Although we don't believe in timing the market or panicking over market movements, we do like to keep an eye on big changes -- just in case they're material to our investing thesis.
What: Shares of home-entertainment provider Netflix (NAS: NFLX) spiked as much as 12% after Morgan Stanley upgraded the stock to "overweight" from "equal weight."
So what: Analyst Scott Devitt said the red-envelope mailer is not facing a direct threat from Amazon.com (NAS: AMZN) because the online retailer is unlikely to offer a stand-alone product that would adequately compete with Netflix's streaming catalog. Amazon Prime offers the streaming service as part of a bundled package, and Devitt estimated that Amazon would have to spend $1.2 billion more to match Netflix's content. Devitt also said his earlier concerns about content costs outpacing revenue were overblown.
Now what: Netflix hit its highest level since July 24 on Devitt's upgrade, but investors may want to control their excitement. The streaming champion still has a ways to go to dig itself out of the weeds and prove the value of its international expansion. Analysts are predicting no profits this year, and an EPS of just 91 cents in 2013 so shares look dearly priced at $73. Even at its peak last year, EPS never reached $5, so investors are still expecting growth even from its pre-crash heights.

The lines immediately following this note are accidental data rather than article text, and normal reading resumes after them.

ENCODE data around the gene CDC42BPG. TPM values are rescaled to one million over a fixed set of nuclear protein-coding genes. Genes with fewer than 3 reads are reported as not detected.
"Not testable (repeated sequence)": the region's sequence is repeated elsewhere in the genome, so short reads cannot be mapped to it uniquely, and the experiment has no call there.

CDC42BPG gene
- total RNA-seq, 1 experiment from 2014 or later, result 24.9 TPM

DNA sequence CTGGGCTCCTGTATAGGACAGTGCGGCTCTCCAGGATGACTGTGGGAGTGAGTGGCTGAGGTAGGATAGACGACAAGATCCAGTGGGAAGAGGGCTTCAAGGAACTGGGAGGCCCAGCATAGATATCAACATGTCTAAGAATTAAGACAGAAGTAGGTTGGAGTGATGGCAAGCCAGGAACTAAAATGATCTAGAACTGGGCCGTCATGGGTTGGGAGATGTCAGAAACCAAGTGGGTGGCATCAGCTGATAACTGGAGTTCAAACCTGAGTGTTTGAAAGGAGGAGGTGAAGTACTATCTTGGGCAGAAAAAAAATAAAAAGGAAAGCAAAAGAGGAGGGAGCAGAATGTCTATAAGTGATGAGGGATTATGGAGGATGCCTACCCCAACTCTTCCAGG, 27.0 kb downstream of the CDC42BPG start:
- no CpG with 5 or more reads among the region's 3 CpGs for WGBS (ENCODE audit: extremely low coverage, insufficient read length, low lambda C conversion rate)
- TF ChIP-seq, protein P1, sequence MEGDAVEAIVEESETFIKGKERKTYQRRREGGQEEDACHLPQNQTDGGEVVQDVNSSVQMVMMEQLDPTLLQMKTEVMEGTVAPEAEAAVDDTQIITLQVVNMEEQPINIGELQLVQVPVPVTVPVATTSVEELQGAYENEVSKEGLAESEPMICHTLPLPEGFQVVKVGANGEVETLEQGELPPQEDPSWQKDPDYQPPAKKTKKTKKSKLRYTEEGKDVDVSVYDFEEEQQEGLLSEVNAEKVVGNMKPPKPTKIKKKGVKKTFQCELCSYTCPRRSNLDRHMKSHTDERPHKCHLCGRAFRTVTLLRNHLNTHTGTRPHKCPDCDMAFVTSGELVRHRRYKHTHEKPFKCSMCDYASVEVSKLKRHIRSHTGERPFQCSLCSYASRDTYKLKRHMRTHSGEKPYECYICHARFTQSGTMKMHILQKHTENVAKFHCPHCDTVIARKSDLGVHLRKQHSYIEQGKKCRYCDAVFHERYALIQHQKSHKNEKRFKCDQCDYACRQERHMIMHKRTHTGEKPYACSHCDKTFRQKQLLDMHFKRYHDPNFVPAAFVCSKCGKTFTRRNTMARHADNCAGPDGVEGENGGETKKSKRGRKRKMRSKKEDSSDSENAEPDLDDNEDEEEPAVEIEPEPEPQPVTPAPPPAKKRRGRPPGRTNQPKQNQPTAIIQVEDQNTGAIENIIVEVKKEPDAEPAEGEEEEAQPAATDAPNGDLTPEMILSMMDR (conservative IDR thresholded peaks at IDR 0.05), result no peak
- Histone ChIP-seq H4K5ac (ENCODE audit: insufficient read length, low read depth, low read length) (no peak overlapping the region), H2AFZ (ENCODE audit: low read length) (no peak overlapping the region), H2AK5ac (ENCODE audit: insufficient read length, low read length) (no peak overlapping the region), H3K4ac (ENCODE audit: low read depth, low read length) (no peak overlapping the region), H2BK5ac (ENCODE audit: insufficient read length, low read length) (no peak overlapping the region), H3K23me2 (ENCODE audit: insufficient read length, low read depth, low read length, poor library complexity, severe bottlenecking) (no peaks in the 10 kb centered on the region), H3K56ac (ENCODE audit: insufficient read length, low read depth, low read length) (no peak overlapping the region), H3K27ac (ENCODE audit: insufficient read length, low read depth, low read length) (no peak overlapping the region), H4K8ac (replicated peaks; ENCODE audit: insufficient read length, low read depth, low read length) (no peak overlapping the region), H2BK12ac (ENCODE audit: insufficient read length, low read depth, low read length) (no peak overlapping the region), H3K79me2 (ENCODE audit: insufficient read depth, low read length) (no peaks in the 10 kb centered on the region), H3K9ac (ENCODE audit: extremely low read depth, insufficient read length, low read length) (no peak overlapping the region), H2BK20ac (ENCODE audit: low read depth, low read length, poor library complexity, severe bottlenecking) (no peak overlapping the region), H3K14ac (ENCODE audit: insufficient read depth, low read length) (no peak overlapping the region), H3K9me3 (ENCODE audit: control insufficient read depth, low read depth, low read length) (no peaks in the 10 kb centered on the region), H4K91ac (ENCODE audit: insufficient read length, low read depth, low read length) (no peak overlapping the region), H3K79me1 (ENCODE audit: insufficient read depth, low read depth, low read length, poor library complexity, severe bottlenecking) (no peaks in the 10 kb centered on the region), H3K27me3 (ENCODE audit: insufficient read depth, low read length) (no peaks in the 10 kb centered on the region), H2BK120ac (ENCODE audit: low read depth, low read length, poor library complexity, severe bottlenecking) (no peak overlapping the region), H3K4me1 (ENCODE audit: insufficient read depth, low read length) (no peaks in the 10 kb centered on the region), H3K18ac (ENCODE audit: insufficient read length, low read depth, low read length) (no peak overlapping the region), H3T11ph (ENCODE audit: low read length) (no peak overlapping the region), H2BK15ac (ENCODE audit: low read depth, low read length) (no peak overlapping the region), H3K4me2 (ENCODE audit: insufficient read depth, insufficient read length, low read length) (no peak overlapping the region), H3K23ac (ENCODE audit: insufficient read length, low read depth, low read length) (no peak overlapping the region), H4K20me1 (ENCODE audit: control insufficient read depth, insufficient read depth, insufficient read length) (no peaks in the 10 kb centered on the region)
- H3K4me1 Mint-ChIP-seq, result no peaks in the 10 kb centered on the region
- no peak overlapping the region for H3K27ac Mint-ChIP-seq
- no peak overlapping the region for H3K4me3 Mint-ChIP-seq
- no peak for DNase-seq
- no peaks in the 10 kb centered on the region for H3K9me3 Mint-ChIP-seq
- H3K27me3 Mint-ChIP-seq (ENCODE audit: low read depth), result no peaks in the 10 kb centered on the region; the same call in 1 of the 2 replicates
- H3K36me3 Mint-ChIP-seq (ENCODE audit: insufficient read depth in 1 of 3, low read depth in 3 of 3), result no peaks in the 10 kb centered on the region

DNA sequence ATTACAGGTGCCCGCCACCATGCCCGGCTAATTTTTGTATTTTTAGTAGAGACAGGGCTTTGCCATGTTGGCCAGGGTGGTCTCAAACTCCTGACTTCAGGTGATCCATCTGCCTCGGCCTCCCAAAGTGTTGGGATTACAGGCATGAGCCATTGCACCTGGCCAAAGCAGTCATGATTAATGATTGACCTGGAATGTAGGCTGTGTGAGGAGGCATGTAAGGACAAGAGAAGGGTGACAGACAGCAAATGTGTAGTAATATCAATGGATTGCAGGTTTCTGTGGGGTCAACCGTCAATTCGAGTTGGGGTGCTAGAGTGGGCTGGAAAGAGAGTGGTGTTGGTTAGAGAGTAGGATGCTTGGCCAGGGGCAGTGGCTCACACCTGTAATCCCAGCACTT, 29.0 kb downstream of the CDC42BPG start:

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The article Why Netflix Shares Jumped originally appeared on Fool.com.
Fool contributor Jeremy Bowman holds no positions in the companies in this article. The Motley Fool owns shares of Amazon.com and Netflix. Motley Fool newsletter services have recommended buying shares of Netflix and Amazon.com, as well as creating a bear put ladder position in Netflix. We Fools don't all hold the same opinions, but we all believe that considering a diverse range of insights makes us better investors. Try any of our Foolish newsletter services free for 30 days. The Motley Fool has a disclosure policy.